Fionola Meredith: Building more cycle lanes no way to reduce traffic chaos, it will just make things worse
For Fionola Meredith, the car will always trump the bike, and she's not afraid to say so
I have a terrible confession to make. I love my car, and I love driving it. It's a little black Alfa Romeo, a real beauty. The way it nips and weaves, purrs and roars - these are all things that give me great pleasure. Yes, I'm basically Jeremy Clarkson with lipstick.
But it's becoming less and less socially acceptable to speak in praise of driving, or to talk about how much you like certain cars. A vocal pro-cycling lobby, increasingly abetted by the authorities, is slowly brainwashing us into believing that getting on your bike is the morally superior, environmentally pure, infinitely more desirable way to get from A to B.
It seems that we are being trained to regard our cars as rather embarrassing encumbrances which, in a better, cleaner world we would be glad to renounce. We're learning to condemn ourselves as selfish and lazy simply for driving them.
At least, that's the only way I can account for the results of a new survey by Bike Life, "the UK's biggest assessment of cycling in cities".
It claims that four out of five people in Belfast - 81% - want more protected bike routes to make cycling safer, even when this could mean less space for other road traffic.
This is despite the fact that only 5% of Belfast residents usually cycle to and from work. Some of them will be walking or getting the bus, which is fine, but we know that a heck of a lot drive their cars into the city every day.
So why would they say they support a system that actually cuts down on space for cars to drive?
I suspect it's because they think they should. It's the 'right', morally correct thing to say: cars are bad, bikes are good. And, of course, we'd all like cyclists to be safer, wouldn't we?
Another finding from the 1,100 people surveyed in Belfast is that 65% say they would cycle more if segregated on-road cycle routes - where cyclists are protected from other traffic by kerbs and bollards - were created.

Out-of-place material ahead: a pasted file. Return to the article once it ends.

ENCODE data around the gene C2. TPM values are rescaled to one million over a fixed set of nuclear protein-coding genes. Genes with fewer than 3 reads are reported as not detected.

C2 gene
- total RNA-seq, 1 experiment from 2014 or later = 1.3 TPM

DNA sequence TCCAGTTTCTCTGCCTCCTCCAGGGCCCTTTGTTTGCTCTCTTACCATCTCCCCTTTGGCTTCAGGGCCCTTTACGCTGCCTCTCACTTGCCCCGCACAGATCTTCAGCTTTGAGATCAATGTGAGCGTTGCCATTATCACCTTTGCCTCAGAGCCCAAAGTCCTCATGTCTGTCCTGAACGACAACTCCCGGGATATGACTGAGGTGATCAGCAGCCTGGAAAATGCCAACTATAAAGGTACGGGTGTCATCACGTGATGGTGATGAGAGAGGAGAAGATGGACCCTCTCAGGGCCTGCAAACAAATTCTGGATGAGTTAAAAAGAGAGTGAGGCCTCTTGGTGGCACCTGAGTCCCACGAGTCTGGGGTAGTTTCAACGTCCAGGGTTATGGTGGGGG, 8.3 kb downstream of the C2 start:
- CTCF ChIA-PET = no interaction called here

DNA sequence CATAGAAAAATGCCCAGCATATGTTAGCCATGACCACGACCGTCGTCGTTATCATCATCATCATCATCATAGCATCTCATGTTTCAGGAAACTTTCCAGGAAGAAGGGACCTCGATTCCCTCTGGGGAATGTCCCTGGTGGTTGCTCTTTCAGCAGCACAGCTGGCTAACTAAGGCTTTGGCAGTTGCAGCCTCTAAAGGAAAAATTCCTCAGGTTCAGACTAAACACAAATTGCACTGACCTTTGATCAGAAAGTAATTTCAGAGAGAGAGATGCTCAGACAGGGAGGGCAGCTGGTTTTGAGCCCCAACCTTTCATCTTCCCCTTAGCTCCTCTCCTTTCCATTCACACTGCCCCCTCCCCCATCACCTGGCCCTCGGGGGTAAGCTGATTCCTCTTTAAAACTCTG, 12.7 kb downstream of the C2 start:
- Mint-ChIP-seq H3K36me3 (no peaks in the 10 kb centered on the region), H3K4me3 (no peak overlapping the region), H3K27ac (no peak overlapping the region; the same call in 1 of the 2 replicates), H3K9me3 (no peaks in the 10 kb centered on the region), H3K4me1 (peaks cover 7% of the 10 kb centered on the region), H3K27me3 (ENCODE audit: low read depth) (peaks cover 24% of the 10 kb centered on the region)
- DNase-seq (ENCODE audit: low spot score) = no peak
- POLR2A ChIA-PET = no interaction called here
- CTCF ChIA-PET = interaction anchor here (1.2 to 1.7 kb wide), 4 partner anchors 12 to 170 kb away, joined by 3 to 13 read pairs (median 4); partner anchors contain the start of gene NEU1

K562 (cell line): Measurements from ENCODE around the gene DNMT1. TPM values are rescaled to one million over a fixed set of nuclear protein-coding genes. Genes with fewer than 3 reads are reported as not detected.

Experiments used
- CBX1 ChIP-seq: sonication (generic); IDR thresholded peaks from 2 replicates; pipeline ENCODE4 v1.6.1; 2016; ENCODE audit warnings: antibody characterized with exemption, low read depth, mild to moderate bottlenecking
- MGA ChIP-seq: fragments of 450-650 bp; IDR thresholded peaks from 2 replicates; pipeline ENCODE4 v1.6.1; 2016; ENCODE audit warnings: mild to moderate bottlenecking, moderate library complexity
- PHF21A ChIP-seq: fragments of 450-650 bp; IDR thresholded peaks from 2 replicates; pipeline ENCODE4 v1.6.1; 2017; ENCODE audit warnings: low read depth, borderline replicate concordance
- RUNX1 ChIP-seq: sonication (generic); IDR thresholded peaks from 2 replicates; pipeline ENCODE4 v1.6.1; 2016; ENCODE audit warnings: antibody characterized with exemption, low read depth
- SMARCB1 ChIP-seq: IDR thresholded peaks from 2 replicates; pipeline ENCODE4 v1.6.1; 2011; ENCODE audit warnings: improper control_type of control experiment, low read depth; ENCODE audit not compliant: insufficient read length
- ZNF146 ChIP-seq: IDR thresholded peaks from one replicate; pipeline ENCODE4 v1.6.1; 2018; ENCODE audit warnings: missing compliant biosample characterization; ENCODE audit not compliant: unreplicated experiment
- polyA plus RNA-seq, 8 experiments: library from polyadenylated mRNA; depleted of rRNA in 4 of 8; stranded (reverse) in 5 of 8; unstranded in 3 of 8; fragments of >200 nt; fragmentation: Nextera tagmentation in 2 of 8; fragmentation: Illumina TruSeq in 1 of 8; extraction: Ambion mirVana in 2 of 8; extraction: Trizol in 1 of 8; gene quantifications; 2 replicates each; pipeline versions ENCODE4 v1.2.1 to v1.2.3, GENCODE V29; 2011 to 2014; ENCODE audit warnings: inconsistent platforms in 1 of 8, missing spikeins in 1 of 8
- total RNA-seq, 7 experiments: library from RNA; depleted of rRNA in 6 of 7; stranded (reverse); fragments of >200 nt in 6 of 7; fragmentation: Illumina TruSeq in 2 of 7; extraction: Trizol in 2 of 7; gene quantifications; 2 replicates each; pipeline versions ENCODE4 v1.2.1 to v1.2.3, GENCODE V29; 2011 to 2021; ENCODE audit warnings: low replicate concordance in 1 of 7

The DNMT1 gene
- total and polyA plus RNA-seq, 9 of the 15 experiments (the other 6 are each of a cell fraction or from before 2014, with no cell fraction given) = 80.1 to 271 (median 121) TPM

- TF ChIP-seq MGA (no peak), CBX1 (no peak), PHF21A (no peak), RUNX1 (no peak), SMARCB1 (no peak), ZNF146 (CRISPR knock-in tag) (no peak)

Yes, I'm sure they would aspire to that for the good of their health or the planet in much the same way I aspire to spreading less butter on my toast - nice idea, but it ain't necessarily going to happen.
Look at our cold, grey, rain-soaked climate. On a dark, sleety morning in February are you really going to deny yourself the relative warmth of the car or bus and embrace the face-freezing misery of biking it to work instead?
And then there's the enormous cost of remodelling the road system of the entire city in order to accommodate the needs of cyclists. Can we afford the investment?
Sustrans, the walking and cycling charity that produced Belfast Bike Life 2017, in partnership with the Department for Infrastructure - there's that official imprimatur I was talking about - is calling for £25 a head in Belfast to make the plan a reality.
That works out at about £8.75m, according to an impromptu sum by William Crawley, who led a discussion about this issue on Radio Ulster's Talkback programme.
Let's just say that implementing the scheme would mean taking a very large and costly punt on the promises of those people who claim they definitely would cycle if only there was a proper system in place.
Unlike some cycling refuseniks, I'm not advocating the removal of our existing cycle lanes, which could definitely do with improvement. In my view Belfast is a very dangerous city to be a cyclist. I'm just not convinced we can justify a total overhaul in favour of the bike over the car.
Obviously, cycling is better for your body than passively sitting at the wheel.
Sustrans quotes Mary Black of the Public Health Agency, who says: "Being more physically active can reduce your risk of developing chronic conditions, including heart disease, stroke, type 2 diabetes, cancer, respiratory conditions and dementia.
"It also improves sleep, helps maintain a healthy weight and reduces stress and anxiety."
Undeniably true, Mary, but not if you find yourself and your bike squished beneath the wheels of a van.
I'd stick to the (relative) safety of the car if I were you.
And then there's the law of unintended consequences. If you slash away at the remaining space left for cars to drive in - already substantially eroded by bus lanes - aren't you at risk of creating more congestion, not less? Longer queues of stationary traffic belching out more fumes?
For me the wicked, beautiful car will always win over the bike. And I refuse to be shamed for saying so.